Zúñiga, Rodrigo. La extensión fotográfica: ensayo sobre el triunfo de lo fotográfico. Santiago, Chile: Ediciones Metales pesados, 2013.
Found on a recent trip to Mexico City.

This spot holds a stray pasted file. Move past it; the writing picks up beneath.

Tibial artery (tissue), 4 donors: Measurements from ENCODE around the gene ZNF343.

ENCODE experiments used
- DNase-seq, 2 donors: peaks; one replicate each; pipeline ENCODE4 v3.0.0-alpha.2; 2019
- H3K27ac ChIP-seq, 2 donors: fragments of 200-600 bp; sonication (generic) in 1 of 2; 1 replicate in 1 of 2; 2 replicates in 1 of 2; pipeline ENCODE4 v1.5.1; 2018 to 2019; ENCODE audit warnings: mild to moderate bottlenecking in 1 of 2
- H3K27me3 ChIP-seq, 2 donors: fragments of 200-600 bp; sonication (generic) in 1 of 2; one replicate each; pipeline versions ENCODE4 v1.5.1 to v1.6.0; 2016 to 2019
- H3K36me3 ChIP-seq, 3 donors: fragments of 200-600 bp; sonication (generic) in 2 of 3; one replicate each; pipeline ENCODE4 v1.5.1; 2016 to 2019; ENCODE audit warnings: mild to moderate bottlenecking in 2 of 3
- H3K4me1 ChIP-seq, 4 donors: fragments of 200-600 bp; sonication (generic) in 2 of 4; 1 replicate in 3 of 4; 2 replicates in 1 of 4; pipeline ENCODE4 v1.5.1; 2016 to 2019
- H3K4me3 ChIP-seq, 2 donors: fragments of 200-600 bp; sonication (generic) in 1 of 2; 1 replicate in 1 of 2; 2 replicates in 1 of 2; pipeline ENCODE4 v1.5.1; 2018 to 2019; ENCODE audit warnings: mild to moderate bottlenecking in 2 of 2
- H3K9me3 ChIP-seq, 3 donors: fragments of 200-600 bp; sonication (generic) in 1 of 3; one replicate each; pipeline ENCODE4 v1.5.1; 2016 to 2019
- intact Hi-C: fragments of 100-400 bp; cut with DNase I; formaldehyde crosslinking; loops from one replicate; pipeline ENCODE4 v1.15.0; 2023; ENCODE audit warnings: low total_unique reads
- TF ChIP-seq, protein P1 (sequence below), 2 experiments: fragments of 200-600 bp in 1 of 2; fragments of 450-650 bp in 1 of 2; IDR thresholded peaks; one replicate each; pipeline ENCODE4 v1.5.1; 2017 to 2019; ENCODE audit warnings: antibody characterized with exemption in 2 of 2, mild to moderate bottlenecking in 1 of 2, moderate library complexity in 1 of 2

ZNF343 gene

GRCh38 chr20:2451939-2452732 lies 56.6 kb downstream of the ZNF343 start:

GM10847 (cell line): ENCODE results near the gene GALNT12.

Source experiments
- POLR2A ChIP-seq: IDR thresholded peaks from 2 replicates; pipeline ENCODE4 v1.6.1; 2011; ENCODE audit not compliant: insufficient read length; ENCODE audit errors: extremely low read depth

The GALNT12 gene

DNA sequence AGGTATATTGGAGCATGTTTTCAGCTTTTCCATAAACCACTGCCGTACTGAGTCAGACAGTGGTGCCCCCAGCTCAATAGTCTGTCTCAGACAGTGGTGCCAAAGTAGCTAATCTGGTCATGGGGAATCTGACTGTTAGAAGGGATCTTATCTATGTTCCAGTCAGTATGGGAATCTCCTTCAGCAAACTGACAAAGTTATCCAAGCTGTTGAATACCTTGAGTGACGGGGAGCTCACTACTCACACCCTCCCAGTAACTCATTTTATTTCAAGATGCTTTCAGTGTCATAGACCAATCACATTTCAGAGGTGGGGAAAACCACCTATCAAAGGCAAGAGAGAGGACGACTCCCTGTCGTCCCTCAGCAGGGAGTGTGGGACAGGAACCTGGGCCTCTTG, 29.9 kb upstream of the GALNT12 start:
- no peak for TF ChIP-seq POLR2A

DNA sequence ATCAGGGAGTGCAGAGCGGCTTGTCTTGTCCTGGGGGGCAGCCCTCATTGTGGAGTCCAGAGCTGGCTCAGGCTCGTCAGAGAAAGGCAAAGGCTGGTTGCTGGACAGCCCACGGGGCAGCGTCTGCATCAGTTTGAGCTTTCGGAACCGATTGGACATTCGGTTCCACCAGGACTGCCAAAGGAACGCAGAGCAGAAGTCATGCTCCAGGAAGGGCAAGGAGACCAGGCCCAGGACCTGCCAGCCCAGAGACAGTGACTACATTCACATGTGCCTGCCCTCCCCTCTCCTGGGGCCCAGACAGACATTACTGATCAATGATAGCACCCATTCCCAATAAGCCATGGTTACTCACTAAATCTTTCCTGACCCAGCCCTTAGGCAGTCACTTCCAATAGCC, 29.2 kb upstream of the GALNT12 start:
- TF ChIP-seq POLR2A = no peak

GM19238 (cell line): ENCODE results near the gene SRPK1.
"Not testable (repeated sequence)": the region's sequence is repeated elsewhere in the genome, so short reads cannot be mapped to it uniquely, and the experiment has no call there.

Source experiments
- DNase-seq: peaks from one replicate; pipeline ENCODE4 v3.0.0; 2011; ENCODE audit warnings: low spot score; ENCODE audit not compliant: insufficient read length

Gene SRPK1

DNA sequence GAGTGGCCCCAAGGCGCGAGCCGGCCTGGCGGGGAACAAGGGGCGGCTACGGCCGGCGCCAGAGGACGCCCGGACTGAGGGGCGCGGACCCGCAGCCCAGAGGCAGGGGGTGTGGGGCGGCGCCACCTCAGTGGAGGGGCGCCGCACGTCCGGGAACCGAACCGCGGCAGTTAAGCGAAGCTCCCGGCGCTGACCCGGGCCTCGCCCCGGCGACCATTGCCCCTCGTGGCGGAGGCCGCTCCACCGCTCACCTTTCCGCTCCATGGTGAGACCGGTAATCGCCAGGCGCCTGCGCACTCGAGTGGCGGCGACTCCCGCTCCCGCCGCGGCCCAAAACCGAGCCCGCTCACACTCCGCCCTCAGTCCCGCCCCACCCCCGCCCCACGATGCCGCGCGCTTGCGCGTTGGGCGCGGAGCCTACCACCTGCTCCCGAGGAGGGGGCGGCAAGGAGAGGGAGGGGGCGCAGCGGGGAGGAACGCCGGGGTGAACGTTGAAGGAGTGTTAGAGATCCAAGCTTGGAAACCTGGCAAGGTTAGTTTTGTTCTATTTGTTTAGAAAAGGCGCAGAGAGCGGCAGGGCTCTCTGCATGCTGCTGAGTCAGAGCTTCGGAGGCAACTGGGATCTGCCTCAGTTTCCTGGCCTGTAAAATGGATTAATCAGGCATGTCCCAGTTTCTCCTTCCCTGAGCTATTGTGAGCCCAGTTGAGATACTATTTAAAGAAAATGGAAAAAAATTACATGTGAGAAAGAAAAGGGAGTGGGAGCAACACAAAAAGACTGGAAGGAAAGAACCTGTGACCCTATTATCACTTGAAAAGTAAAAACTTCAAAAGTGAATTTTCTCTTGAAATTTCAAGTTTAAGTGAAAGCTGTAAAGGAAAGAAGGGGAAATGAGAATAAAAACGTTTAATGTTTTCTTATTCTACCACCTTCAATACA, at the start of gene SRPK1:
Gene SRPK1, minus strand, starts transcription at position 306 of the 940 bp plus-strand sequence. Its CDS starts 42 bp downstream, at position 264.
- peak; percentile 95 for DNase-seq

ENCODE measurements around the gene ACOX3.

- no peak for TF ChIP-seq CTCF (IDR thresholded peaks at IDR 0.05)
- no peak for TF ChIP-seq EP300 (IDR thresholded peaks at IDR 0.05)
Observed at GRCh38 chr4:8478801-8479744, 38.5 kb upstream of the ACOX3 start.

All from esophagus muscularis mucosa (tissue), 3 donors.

The book (a collection of five essays written separately) is an attempt to account for photography’s contemporary situation, that is to say its condition as a digital object. Some of Zúñiga’s ideas are worthwhile. For example, he argues cogently that we should not succumb to the discourse of the end of photography. While the strictly indexical model of photography that Barthes took to be stable ontological ground is now nothing more than “aesthetic region,” this is only a segment of the much broader space that the photographic now takes up. (81) The point here, in short, is that “the end of indexical hegemony does not mean the end of photography.” (80) Well and good. I’m also more or less in line with the idea that seems to drive his project as a whole: “we find ourselves obligated to rethink photographic potentiality [la potencia photográfica] itself, now that it seems to determine—in the age of connections and exchanges of images on a global scale—dynamics and processes of subjectification that we could not have even imagined until a few decades ago.” (8) This is an alluring formulation, but here problems creep in. Zúñiga is a philosopher, and so he does not introduce any concrete examples of photography in order to support his position. The result is that the essay (I’m referring to the titular one) comes across as ahistorical, if not simply presentist. In other words, for all that Zúñiga wants to make clear that the digital has not destroyed the validity of the concept of the photographic, he also has not made it clear exactly what is new about digital technology. But without any reference to, say, the 1930s, it seems a bit strange to suggest that photography has never before produced subjects in the way it does now. I don’t think this is convincing, and it’s a frustrating quality of philosophy that it operates in such an abstract way.